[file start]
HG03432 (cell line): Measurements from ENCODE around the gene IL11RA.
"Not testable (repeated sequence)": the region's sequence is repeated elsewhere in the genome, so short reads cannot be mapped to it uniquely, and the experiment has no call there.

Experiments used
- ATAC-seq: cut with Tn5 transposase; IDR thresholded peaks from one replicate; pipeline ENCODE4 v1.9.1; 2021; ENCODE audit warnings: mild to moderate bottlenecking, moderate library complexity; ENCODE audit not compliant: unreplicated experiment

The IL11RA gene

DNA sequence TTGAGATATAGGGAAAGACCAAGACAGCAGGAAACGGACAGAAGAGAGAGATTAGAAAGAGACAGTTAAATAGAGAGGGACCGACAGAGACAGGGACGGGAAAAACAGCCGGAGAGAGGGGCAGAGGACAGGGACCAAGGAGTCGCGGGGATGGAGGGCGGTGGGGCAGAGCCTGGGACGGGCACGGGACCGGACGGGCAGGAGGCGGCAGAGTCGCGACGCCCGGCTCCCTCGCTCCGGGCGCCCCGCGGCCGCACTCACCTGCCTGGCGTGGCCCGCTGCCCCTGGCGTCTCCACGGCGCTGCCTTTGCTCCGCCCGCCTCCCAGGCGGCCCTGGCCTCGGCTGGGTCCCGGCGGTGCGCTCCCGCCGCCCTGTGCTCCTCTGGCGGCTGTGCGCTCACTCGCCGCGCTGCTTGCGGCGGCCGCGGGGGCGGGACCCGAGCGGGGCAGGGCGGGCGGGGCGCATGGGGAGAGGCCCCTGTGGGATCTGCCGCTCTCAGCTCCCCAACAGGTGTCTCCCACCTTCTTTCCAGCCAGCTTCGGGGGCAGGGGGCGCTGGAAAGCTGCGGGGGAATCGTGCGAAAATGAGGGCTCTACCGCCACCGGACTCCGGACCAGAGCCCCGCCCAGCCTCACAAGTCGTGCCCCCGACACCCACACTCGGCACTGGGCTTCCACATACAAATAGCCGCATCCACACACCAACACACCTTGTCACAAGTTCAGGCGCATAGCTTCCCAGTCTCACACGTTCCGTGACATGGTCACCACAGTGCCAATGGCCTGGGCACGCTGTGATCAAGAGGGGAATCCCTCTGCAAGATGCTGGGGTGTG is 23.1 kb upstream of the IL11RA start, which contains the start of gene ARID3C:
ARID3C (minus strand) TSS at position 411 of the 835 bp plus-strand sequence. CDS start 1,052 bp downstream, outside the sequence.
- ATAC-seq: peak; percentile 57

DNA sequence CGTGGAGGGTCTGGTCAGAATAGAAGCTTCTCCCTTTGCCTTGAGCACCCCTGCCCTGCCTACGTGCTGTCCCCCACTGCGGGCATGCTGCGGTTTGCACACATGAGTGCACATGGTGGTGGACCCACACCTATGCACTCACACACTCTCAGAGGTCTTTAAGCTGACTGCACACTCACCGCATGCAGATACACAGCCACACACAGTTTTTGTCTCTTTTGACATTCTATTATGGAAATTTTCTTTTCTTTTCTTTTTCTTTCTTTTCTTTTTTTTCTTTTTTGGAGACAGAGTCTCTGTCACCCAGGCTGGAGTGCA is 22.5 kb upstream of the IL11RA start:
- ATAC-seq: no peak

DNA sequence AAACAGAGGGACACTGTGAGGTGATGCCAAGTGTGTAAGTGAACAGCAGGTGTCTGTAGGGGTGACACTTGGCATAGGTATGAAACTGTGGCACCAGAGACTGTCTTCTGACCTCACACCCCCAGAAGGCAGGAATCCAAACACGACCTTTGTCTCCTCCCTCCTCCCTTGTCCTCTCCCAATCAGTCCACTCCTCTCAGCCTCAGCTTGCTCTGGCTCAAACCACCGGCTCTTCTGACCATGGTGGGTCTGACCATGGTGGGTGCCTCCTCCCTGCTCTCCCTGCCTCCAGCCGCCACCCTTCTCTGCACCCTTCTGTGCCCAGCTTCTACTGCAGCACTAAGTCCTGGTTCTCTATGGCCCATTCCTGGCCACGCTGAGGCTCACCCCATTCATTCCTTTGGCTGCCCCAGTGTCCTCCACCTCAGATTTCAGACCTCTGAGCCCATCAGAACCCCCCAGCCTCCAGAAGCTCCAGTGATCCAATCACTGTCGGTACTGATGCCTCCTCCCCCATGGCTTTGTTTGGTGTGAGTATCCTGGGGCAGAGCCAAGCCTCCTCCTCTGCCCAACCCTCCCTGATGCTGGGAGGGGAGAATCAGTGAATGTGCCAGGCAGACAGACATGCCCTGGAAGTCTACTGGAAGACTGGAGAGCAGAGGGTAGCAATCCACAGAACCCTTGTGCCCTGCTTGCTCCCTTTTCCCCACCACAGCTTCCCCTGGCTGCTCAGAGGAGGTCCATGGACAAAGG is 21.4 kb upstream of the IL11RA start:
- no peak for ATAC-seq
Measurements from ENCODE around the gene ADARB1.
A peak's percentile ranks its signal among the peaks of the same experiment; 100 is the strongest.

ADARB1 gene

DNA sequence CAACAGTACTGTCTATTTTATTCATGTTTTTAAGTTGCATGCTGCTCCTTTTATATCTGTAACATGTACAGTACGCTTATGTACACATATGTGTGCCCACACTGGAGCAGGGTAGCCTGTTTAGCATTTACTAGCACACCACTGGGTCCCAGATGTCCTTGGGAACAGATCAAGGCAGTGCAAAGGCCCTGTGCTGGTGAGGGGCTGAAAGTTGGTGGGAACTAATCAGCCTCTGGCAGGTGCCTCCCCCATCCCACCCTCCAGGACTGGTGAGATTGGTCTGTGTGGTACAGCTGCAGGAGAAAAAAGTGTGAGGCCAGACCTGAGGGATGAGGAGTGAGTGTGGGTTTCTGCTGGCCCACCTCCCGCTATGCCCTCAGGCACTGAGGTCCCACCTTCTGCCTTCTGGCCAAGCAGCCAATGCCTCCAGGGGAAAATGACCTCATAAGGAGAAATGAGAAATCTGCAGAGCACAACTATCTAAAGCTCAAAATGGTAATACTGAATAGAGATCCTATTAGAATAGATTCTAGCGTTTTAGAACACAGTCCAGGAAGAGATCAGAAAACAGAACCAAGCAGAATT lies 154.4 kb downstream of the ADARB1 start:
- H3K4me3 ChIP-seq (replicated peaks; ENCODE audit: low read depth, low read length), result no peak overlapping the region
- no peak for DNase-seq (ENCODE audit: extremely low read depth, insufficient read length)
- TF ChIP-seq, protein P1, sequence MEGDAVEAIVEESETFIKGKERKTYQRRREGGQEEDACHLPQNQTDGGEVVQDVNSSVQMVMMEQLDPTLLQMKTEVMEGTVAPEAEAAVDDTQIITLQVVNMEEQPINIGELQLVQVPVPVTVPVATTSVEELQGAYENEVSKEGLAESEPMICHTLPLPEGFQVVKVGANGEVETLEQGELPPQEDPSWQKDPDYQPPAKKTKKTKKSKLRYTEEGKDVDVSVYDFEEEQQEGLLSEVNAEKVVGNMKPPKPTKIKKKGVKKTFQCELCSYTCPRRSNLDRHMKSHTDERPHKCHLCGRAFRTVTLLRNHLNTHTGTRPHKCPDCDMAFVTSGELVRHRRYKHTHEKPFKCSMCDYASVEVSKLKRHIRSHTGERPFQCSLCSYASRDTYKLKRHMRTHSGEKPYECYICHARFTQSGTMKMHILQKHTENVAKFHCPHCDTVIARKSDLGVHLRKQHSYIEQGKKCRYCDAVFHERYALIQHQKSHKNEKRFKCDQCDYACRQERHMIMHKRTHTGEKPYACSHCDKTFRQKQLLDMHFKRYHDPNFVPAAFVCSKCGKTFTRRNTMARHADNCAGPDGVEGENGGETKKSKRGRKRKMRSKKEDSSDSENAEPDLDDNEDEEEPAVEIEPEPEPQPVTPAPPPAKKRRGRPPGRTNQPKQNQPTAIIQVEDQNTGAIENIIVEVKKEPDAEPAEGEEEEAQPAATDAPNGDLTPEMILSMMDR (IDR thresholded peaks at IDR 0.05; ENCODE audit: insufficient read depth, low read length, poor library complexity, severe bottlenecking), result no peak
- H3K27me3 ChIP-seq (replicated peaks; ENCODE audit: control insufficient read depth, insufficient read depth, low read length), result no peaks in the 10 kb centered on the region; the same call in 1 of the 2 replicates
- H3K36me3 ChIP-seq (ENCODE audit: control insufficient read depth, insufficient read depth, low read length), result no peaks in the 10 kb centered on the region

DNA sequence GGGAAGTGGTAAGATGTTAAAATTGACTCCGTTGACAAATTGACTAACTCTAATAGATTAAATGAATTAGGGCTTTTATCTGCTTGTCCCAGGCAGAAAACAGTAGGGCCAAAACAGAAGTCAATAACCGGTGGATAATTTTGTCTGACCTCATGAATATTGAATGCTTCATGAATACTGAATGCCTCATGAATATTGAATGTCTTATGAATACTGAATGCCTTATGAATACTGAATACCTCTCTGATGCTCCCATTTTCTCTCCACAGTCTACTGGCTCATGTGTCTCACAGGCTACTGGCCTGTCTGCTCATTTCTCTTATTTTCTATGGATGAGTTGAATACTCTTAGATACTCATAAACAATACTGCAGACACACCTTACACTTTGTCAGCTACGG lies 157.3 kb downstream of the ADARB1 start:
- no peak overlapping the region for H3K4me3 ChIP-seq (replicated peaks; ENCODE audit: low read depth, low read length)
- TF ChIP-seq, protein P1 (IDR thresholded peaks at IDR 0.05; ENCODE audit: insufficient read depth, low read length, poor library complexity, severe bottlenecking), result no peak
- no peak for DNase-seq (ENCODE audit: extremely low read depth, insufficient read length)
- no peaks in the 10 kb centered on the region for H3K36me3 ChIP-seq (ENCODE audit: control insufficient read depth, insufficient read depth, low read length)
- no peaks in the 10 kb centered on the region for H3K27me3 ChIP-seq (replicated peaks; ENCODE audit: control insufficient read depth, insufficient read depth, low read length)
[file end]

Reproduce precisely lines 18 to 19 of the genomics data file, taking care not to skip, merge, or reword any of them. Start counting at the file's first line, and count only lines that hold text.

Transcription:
- no peak for DNase-seq (ENCODE audit: extremely low read depth, insufficient read length)
- TF ChIP-seq, protein P1, sequence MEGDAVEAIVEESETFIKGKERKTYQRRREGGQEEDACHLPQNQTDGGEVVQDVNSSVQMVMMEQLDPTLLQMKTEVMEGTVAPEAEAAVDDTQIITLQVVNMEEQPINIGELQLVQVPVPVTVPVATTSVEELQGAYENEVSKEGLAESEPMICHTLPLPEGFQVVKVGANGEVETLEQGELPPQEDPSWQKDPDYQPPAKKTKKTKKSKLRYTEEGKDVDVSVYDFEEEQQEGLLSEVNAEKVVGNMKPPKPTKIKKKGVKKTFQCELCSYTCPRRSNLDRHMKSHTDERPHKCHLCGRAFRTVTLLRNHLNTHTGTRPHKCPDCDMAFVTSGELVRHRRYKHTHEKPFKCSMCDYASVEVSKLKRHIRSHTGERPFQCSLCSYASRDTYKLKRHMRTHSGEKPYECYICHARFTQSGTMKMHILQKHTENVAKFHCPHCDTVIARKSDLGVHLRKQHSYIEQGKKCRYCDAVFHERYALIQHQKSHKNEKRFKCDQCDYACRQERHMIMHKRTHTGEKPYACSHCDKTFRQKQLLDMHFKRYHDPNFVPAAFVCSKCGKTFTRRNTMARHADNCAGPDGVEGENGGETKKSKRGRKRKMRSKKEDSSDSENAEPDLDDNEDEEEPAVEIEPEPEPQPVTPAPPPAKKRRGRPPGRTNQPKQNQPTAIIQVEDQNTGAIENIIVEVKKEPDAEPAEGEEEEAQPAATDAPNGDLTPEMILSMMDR (IDR thresholded peaks at IDR 0.05; ENCODE audit: insufficient read depth, low read length, poor library complexity, severe bottlenecking), result no peak